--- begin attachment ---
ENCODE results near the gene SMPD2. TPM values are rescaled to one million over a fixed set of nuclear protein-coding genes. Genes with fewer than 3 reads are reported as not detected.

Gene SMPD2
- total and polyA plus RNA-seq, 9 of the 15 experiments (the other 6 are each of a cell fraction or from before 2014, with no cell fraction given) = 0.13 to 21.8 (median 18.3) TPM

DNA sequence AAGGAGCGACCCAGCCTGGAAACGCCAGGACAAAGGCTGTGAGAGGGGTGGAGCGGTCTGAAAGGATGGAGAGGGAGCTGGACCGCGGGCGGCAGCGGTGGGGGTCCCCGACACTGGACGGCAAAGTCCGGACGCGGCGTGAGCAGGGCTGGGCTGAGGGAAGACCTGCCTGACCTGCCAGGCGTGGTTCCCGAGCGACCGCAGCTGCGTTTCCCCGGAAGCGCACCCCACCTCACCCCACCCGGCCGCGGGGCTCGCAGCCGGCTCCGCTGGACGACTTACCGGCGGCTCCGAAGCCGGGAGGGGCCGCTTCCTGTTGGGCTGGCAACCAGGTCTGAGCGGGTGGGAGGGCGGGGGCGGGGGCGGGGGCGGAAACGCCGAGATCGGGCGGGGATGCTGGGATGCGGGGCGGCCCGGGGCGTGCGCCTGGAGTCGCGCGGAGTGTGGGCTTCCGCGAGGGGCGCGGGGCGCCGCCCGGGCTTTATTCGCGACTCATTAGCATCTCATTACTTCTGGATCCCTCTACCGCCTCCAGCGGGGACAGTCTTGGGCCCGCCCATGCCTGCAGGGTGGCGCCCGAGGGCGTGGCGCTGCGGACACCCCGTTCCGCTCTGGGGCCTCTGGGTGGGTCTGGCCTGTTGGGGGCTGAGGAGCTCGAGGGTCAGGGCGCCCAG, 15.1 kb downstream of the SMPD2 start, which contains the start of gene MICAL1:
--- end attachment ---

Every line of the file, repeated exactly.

ENCODE results near the gene SMPD2. TPM values are rescaled to one million over a fixed set of nuclear protein-coding genes. Genes with fewer than 3 reads are reported as not detected.

Gene SMPD2
- total and polyA plus RNA-seq, 9 of the 15 experiments (the other 6 are each of a cell fraction or from before 2014, with no cell fraction given) = 0.13 to 21.8 (median 18.3) TPM

DNA sequence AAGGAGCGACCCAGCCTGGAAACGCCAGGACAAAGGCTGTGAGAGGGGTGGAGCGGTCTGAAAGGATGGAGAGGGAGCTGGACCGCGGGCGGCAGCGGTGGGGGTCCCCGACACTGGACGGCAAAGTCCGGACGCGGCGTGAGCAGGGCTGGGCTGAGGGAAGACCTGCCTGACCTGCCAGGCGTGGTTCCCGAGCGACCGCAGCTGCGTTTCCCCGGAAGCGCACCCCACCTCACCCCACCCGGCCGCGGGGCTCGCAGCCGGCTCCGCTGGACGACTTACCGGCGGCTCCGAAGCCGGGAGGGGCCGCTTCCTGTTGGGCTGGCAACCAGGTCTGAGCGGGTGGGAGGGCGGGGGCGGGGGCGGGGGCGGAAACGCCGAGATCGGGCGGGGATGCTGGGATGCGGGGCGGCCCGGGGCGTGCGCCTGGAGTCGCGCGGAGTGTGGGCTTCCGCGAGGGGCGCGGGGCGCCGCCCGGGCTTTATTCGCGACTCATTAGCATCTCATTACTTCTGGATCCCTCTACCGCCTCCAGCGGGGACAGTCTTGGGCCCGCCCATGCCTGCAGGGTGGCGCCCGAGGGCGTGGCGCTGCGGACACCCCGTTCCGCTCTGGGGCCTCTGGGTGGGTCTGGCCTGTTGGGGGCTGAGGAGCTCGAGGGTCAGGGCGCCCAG, 15.1 kb downstream of the SMPD2 start, which contains the start of gene MICAL1: